Cross-Site Request Forgery (CSRF) Prevention Cheat Sheet
Cross-Site Request Forgery (CSRF) is a type of attack that occurs when a malicious Web site, email, blog, instant message, or program causes a user’s Web browser to perform an unwanted action on a trusted site that the user is currently authenticated to. For example, this attack could result in a transfer of funds, changing a password, or purchasing an item in the users’ context.
A successful CSRF exploit can compromise end user data and operation, when it targets a normal user. If the targeted end user is an administrator account, a CSRF attack can compromise the entire Web application. The sites that are more likely to be attacked are community Websites (social networking, email) or sites that have high dollar value accounts associated with them (banks, stock brokerages, bill pay services). This attack can happen even if the user is logged into a Web site using strong encryption (HTTPS).
In effect, CSRF attacks are used by an attacker to make a target system perform a function (Funds Transfer, Form submission etc..) via the targets browser without knowledge of the target user, at least until the unauthorized function has been committed.
The most common defense of CSRF is to append challenge tokens to each sensitive request. These challenge tokens must be associated with the user's session. By including a challenge token with each request, the developer can ensure that the request is valid and not coming from another source other than the user. The following describes how to incorporate challenge tokens.
When a Web application formulates a request (by generating a link or form that causes a request when submitted or clicked by the user) the application should include as a query parameter as an “Input” tag of type “hidden” with a name like: CSRFToken. It is important to note that the CSRFToken should not be included in the URL or in URL parameters as they may be leaked. The CSRFToken should have a value that is a randomly generated such as a 128-bit hash that has been base 64 encoded. For each request this token need only be generated randomly once, after that the token value is stored in a session specific table mapping request names to validation tokens. When a request is performed by the user, before the request is executed the submitted CSRFToken has its value verified by comparing the provided token to the value stored in the mapping table for this request. If there is no value in the table for this request name, or if the value provided does not match the value in the table exactly then the Request Formulator is not the application, the request should be aborted and the event can be logged as a potential security incident.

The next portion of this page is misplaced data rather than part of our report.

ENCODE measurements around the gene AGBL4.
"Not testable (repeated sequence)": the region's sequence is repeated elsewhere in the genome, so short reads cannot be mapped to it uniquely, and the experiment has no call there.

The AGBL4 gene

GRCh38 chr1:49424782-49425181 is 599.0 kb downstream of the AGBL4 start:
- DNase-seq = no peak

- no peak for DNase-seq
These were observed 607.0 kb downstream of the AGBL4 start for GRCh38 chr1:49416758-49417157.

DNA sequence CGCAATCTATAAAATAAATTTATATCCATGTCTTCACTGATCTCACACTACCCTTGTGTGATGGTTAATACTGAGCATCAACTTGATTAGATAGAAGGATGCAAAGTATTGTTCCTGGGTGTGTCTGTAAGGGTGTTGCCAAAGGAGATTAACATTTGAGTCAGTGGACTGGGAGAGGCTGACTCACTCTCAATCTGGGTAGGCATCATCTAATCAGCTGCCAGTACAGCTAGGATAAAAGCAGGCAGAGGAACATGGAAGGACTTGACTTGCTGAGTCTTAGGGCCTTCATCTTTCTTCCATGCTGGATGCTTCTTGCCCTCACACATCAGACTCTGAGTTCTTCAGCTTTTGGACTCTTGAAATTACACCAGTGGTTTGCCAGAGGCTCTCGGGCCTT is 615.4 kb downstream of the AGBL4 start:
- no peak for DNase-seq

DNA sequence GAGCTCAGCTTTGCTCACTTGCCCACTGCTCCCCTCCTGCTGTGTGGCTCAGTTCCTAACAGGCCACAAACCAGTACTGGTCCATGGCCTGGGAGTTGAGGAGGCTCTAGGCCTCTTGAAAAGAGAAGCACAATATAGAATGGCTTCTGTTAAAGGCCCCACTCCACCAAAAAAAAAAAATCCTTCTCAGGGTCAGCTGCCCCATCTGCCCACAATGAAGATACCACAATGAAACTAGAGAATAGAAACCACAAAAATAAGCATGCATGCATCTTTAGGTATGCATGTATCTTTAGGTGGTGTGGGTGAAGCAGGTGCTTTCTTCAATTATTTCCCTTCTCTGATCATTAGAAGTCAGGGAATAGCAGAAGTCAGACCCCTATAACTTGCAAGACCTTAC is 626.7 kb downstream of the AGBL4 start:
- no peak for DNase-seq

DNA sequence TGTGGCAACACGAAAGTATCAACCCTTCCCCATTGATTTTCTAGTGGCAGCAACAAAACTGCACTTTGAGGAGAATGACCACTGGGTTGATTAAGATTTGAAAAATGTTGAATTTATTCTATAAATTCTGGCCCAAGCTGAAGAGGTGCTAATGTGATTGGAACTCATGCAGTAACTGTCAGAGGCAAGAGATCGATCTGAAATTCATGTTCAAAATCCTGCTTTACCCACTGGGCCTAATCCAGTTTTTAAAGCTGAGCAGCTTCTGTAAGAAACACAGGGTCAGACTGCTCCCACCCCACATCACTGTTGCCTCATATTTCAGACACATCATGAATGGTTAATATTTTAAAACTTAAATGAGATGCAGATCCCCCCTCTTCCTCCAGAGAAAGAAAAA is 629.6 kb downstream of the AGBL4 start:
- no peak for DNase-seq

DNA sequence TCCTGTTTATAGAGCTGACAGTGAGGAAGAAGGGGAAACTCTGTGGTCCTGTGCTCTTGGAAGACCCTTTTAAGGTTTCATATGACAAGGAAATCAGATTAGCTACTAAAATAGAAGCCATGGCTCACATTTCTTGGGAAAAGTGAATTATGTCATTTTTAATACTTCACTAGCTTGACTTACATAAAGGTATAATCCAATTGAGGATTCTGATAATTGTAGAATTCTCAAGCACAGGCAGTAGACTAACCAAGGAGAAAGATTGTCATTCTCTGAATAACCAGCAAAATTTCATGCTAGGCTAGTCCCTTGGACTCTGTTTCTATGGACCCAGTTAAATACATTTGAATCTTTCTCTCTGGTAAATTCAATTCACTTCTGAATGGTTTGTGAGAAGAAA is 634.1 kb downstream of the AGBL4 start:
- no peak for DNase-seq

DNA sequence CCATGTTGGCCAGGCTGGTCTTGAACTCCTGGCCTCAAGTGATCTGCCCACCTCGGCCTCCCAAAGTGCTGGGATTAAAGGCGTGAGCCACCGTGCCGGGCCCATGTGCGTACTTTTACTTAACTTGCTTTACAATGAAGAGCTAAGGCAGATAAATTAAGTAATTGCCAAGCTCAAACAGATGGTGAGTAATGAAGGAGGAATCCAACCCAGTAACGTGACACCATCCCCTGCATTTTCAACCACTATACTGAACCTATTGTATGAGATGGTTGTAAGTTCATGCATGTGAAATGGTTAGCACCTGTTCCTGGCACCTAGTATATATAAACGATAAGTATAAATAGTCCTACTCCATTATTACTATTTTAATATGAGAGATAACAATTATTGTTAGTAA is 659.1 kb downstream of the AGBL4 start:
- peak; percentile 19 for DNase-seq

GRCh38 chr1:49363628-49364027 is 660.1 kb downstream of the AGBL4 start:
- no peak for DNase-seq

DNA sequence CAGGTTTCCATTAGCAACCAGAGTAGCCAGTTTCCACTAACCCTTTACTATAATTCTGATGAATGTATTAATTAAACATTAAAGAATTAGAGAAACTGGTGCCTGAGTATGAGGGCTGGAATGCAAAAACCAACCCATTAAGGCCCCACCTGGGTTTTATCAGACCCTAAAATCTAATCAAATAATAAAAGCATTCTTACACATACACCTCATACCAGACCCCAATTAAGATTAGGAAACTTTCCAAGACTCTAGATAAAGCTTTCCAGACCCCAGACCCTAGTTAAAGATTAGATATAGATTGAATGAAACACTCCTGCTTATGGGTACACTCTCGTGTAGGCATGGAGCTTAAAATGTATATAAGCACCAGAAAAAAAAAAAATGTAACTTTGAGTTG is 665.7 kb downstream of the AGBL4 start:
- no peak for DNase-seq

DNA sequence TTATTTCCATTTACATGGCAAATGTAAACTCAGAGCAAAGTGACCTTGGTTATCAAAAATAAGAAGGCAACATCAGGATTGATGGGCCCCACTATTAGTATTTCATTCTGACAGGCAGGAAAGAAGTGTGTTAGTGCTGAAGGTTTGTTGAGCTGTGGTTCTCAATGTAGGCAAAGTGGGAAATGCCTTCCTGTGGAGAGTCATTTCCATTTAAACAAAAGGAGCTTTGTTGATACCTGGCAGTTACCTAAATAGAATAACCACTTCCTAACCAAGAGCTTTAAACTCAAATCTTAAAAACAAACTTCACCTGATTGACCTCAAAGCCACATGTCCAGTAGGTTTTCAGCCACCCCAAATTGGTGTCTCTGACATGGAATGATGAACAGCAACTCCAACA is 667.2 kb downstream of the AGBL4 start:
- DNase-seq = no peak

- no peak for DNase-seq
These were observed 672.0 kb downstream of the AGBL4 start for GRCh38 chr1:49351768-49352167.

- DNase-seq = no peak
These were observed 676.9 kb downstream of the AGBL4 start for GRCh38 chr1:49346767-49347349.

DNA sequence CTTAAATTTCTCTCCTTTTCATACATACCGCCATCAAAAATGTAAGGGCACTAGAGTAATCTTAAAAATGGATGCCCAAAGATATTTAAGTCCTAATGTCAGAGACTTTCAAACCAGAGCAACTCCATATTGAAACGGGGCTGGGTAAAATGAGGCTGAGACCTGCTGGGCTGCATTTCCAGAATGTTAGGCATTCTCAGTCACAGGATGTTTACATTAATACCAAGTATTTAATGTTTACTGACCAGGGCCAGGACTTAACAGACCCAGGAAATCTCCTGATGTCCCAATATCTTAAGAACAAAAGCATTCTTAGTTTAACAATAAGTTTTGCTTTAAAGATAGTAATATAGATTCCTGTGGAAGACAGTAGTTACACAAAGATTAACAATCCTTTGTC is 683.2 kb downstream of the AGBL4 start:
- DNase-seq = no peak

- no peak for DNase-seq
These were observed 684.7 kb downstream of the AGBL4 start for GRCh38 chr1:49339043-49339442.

The request name should be different for each request. The CSRFToken must be strictly protected, for example an application that does not use SSL or passes the token through a URL parameter, will result in the CSRFToken being leaked.
There are CSRF prevention modules available for J2EE, .Net, and PHP.
The OWASP CSRFGuard Project makes use of a unique per-session token verification pattern using a JavaEE filter to mitigate the risk of CSRF attacks. When an HttpSession is first instantiated, CSRFGuard will generate a cryptographically random token using the SecureRandom class to be stored in the session.
CSRFGuard is a "reference implementation". Developers are encouraged to leverage more tightly integrated solutions for performance (ex: speed of parsing HTML) and technical (ex: AJAX requests) challenges.
Similar Projects There are a small number of other projects that implement the unique random request token concept similar to that of CSRFGuard. They are as follows:
Double Submit Cookies
Prevention Measures That Do NOT Work
Using a Secret Cookie
Remember that all cookies, even the secret ones, will be submitted with every request. All authentication tokens will be submitted regardless of whether or not the end-user was tricked into submitting the request. Furthermore, session identifiers are simply used by the application container to associate the request with a specific session object. The session identifier does not verify that the end-user intended to submit the request.
Only Accepting POST Requests
Checking Referer Header
An attacker can easily block the sending of the Referer header, and the HTTP RFC’s make it clear the this header is optional. Browsers also omit the referer header when they are being used over SSL.
Multi-Step transactions are not an adequate prevention of CSRF. As long as an attacked can predict or deduce each step of the completed transaction, then CSRF is possible.
This might be seen as a useful CSRF prevention technique as the attacker can not guess the victim's session ID. However, the user’s credential is exposed over the URL.
Since CSRF vulnerabilities are reportedly widespread, it is recommended to follow best practices to mitigate risk. Some mitigating actions are:
- Logoff immediately after using a Web application
- Do not allow your browser to save username/passwords, and do not allow sites to “remember” your login
- Do not use the same browser to access sensitive applications and to surf freely the Internet; if you have to do both things at the same machine, do them with separate browsers.
Integrated HTML-enabled mail/browser, newsreader/browser environments pose additional risks since simply viewing a mail message or a news message might lead to the execution of an attack.
Cross-Site Scripting (XSS)
Cross-Site Scripting is not necessary to for CSRF to work. However, any Cross-Site Scripting flaw can defeat most token based CSRF defenses that are available. XSS can not defeat challenge-response defenses such as re-authentication or RSA time tokens. It is imperative that no XSS vulnerabilities are present to ensure that no CSRF vulnerabilities are present. Please see the XSS Prevention Cheat Sheet for more information.
An introduction to a common web application weakness